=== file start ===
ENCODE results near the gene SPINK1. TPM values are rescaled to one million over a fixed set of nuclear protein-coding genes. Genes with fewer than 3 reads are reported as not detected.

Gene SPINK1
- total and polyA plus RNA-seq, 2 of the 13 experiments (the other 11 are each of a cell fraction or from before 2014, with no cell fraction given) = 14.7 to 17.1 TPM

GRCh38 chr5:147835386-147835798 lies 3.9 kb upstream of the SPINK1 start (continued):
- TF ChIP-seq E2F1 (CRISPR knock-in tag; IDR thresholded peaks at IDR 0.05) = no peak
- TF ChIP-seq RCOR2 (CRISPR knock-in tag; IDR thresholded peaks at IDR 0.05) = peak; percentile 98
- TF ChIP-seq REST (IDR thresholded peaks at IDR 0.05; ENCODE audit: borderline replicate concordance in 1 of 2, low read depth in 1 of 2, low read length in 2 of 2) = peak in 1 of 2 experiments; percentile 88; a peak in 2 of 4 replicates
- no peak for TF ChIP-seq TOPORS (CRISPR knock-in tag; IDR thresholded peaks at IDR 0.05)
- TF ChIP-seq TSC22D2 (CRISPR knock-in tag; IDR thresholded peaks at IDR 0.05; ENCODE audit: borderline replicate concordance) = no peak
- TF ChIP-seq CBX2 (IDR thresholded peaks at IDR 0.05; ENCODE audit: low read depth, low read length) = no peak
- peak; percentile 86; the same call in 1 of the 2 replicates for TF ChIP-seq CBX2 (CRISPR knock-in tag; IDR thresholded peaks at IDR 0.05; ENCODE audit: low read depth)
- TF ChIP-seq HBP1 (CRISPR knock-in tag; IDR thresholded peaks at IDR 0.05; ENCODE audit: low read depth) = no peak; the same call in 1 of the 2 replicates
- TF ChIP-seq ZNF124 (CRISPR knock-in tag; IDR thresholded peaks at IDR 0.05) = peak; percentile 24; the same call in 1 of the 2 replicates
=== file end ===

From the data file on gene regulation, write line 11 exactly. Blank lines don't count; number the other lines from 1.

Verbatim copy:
- peak; percentile 86; the same call in 1 of the 2 replicates for TF ChIP-seq CBX2 (CRISPR knock-in tag; IDR thresholded peaks at IDR 0.05; ENCODE audit: low read depth)